Gov. Gretchen Whitmer wants gun control activists to know Michigan’s “gun violence prevention majority” in the legislature is taking action, though others with solutions are being ignored.

“Thoughts and prayers aren’t enough. With our commonsense, gun violence prevention majority in the legislature, we’ve taken action to protect Michiganders,” Whitmer posted to X on Monday. “Everyone wants to live their lives without fear, and together, we’re building a world where our kids can grow up safely.”

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The post included another from gun rights activists at Everytown touting Whitmer’s appearance at a “Gun Sense University” event in Washington, D.C., where the group and others gathered “to share their stories, exchange ideas, and prepare for the crucial work ahead.”

“Michigan @GovWhitmer joined us virtually at #GSU2024 to talk with our President, @JohnFeinblatt, about the historic progress made in the legislature this session and the power of having Gun Sense Champions in the House, Senate, and Governor’s Mansion,” the Everytown post read.

Neither Whitmer nor Everytown explicitly cite Democrats that now control Michigan’s House, Senate, and governor’s mansion for imposing new restrictions on law-abiding gun owners, but they are the only ones working “together” in Lansing.

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Michigan Republicans and victims of gun violence, meanwhile, are locked out of the conversation.

For two years, school safety legislation introduced after a mass shooting at Oxford High School has languished in committee, despite strong bipartisan support and extensive feedback from organizations, schools, parents, and others.

The dozen-bill package would outline best policies and practices for using $500 million the state set aside in 2022 for school safety and mental health, such as training requirements for security, requiring tips to be forwarded to authorities, and mandated emergency, safety and mental health staff. Other aspects require schools to develop school emergency plans for every building, and put contact information for a student safety tip line on student ID cards.

“They’re taking years, literally years, to react to protecting our children,” Steve St. Juliana, father of a student killed at Oxford High School in 2021, told Bridge Michigan. “I think it’s inexcusable.”

Rep. Jamie Greene, R-Richmond, attempted to force a hearing on the bill package in March, but could not get a single Democrat to agree.

“The people we represent want us to do something to improve the safety of Michigan schools,” Greene said in a statement. “We have a well-thought-out, bipartisan plan with broad support and the chair of our committee will not hold a hearing to get the ball rolling.”

Rep. Luke Meerman, R-Coopersville, served as co-chair of a bipartisan School Safety Task Force that developed the legislation, and he’s concerned the stonewalling has more to do with election year politics than preventing another school shooting.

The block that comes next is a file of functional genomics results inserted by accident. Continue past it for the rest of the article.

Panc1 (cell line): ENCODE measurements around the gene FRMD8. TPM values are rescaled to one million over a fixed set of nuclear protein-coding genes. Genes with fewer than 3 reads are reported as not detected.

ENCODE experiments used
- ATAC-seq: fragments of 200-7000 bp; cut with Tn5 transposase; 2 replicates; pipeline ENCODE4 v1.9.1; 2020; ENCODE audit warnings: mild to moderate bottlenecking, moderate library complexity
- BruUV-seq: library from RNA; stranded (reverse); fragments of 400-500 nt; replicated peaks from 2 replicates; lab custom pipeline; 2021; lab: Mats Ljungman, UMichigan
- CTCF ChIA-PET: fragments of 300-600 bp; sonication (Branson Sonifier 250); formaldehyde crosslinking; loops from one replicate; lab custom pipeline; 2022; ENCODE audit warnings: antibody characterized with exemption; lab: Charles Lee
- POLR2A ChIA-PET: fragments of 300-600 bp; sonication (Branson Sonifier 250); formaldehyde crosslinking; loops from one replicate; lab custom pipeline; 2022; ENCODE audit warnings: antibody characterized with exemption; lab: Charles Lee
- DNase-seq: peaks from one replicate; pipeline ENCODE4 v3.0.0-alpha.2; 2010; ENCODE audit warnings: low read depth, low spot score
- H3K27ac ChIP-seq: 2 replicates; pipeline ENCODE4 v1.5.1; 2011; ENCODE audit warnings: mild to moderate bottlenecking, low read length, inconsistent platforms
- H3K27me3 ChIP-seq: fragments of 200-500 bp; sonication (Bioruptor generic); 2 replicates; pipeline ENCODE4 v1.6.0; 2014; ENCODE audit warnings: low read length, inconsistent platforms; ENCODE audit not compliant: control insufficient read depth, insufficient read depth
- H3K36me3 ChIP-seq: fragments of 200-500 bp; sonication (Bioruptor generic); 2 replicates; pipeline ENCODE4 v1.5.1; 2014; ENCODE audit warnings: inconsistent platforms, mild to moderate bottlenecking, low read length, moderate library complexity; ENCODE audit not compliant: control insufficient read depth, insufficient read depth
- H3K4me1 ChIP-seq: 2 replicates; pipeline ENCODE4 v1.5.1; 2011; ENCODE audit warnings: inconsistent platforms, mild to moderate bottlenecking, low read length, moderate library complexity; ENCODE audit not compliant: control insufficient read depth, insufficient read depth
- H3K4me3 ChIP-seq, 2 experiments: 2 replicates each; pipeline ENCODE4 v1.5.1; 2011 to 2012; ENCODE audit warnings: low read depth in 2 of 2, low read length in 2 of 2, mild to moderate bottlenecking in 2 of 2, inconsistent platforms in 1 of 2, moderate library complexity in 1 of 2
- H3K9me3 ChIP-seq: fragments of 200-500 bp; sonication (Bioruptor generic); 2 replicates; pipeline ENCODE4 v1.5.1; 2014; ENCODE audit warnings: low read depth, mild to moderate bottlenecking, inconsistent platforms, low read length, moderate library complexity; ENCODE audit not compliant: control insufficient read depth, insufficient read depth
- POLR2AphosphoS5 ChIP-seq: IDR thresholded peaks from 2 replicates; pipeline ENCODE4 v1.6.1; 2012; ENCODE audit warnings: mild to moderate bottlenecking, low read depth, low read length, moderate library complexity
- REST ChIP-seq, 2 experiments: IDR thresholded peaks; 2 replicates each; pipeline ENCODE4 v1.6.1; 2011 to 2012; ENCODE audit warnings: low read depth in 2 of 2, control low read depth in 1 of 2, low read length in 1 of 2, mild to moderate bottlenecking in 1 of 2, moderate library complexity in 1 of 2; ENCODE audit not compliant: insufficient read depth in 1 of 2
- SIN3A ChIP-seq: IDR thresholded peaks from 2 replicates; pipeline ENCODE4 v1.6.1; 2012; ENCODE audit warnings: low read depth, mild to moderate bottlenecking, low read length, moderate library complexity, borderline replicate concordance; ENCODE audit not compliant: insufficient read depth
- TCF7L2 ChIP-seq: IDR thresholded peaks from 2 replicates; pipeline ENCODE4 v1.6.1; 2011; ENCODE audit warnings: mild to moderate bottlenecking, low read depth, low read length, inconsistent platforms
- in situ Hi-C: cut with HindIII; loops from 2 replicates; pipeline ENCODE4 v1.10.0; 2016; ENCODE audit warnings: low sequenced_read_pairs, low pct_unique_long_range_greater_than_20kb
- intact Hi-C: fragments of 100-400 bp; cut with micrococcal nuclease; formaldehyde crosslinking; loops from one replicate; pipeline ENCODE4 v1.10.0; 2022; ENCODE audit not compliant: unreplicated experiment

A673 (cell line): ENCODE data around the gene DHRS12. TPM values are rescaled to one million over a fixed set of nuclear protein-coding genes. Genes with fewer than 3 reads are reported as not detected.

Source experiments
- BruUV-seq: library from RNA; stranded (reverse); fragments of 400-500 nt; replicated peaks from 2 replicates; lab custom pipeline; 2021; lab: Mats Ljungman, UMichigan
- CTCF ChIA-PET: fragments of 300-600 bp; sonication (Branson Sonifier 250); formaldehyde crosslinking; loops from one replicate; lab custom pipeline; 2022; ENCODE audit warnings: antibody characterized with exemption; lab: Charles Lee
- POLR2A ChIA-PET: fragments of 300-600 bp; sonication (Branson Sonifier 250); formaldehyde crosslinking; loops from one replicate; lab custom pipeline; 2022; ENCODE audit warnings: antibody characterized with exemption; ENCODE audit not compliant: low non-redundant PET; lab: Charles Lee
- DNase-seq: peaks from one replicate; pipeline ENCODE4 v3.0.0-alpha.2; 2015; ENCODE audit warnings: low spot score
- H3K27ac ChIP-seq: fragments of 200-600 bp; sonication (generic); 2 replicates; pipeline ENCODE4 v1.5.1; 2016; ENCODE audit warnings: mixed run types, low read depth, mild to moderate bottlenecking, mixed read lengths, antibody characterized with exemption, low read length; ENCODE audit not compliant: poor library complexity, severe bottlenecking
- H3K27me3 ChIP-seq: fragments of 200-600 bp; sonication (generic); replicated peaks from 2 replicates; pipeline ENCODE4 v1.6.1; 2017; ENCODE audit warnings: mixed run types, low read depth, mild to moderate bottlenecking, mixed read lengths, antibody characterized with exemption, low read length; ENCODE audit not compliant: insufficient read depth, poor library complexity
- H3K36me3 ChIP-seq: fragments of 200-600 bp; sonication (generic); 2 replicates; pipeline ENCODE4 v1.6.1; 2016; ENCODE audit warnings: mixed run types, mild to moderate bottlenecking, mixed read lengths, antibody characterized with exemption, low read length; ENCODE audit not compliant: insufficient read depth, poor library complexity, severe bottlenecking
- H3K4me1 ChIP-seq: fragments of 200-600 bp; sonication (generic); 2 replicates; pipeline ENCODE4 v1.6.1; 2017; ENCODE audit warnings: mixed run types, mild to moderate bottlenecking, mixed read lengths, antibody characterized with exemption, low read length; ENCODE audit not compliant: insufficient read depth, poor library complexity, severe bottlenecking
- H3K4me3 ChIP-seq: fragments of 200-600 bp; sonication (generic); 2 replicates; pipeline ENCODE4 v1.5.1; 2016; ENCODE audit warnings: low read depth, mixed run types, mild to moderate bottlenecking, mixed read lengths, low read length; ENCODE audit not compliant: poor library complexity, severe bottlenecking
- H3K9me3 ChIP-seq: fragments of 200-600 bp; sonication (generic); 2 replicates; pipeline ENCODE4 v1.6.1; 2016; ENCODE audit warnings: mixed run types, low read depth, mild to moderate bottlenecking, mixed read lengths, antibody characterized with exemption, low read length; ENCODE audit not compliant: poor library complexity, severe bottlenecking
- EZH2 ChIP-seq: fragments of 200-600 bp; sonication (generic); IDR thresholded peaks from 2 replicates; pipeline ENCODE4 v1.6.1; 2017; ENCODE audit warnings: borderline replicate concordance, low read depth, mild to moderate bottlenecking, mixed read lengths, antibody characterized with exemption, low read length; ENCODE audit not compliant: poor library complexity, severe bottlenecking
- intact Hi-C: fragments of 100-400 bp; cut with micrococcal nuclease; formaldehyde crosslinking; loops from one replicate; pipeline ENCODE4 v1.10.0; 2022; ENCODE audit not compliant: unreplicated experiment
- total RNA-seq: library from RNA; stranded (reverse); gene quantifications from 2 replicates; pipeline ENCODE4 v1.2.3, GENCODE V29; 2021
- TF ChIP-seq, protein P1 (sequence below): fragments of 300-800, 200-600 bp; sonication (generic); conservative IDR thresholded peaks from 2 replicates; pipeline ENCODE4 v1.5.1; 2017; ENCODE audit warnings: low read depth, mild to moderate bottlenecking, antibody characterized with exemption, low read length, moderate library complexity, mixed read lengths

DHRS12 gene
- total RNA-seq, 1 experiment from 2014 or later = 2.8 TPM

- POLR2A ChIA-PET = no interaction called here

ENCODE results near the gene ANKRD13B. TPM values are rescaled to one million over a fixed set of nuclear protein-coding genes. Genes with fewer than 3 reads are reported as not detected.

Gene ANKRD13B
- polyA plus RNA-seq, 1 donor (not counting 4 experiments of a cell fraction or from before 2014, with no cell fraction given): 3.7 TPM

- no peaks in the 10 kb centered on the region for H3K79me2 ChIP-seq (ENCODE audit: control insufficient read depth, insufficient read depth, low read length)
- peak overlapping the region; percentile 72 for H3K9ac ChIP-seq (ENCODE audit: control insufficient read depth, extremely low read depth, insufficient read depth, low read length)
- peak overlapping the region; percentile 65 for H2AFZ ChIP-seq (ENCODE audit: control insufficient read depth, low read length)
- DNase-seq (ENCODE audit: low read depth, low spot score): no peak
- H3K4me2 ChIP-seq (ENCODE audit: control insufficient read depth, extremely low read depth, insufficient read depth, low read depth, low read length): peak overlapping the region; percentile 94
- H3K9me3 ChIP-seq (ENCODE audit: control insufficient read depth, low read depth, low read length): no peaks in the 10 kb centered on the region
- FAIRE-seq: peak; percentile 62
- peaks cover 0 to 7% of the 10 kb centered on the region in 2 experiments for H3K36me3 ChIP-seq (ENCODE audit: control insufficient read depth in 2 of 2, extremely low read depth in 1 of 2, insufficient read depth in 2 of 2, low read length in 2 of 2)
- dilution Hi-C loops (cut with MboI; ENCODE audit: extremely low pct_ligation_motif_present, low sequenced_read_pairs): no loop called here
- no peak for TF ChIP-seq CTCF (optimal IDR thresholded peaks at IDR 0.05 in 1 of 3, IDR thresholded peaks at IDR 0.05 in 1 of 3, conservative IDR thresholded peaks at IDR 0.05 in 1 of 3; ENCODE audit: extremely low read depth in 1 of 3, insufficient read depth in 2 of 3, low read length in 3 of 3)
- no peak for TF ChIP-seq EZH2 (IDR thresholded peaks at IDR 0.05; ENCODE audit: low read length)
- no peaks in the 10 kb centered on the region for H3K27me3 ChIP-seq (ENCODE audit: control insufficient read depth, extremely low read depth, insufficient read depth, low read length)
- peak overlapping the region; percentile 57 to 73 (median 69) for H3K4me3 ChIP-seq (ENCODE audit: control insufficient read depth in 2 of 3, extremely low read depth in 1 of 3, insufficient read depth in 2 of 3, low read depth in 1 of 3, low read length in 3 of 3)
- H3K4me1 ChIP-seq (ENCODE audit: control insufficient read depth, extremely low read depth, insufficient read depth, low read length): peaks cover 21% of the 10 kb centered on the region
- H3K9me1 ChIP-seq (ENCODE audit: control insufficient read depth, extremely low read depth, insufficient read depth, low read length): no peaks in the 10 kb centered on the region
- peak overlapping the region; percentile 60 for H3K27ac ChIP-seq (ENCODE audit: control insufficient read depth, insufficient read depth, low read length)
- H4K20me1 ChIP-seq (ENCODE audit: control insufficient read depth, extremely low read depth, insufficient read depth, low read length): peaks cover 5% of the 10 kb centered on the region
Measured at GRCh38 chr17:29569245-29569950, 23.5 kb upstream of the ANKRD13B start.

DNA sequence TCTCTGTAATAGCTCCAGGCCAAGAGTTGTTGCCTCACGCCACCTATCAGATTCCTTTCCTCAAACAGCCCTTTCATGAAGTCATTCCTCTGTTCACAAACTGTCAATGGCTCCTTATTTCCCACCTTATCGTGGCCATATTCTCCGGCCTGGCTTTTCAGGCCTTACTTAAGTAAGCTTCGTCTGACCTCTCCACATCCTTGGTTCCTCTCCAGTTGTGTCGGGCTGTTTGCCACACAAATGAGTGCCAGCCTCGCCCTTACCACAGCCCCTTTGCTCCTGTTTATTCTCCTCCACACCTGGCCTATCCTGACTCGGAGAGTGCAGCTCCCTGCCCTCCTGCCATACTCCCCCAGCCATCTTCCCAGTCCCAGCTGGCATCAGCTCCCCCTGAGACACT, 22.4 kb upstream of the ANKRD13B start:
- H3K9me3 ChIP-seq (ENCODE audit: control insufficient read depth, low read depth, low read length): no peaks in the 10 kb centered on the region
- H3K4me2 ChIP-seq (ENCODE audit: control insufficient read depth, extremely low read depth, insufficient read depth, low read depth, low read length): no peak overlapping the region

“Those parents watching all of this from the outside, I don’t blame them for being absolutely frustrated,” he told Bridge. “They have every reason to be.”

As the school safety legislation languished, Democrats approved restrictions on gun owners that went into effect in February.

The new laws create crimes for leaving a firearm unattended, and require background checks for hunting rifles passed down by family members. They also expanded the reasons why the government can prohibit gun ownership to misdemeanor offenses, as well as the ability of judges to seize firearms.

“Bills like these set a dangerous precedent for violating Second Amendment rights,” state Rep. Cam Cavitt, R-Cheboygan said when the laws went into effect. “I’m committed to undoing these dangerous policies. Our constitutional rights are the bedrock of our society, and we must hold up and honor those rights.”

Instead, Democrats in Lansing are pushing to allow judges who grant personal protection orders the ability impose firearm relinquishment, despite an existing process that allows for the same through extreme risk protection orders.

“You’ve got a law right now that will address those concerns,” Bob Stevenson, executive director of the Michigan Association of Police Chiefs, told Bridge.

“A PPO is basically an order to keep somebody away from somebody,” he said, “and an extreme risk protection order is the order that requires someone to relinquish their firearms.”

House Judiciary Committee Chair Kelly Breen, D-Novi, told Bridge the legislation will be considered after other gun-control legislation on firearms with no serial numbers, and revisions to firearm relinquishment rules for misdemeanors.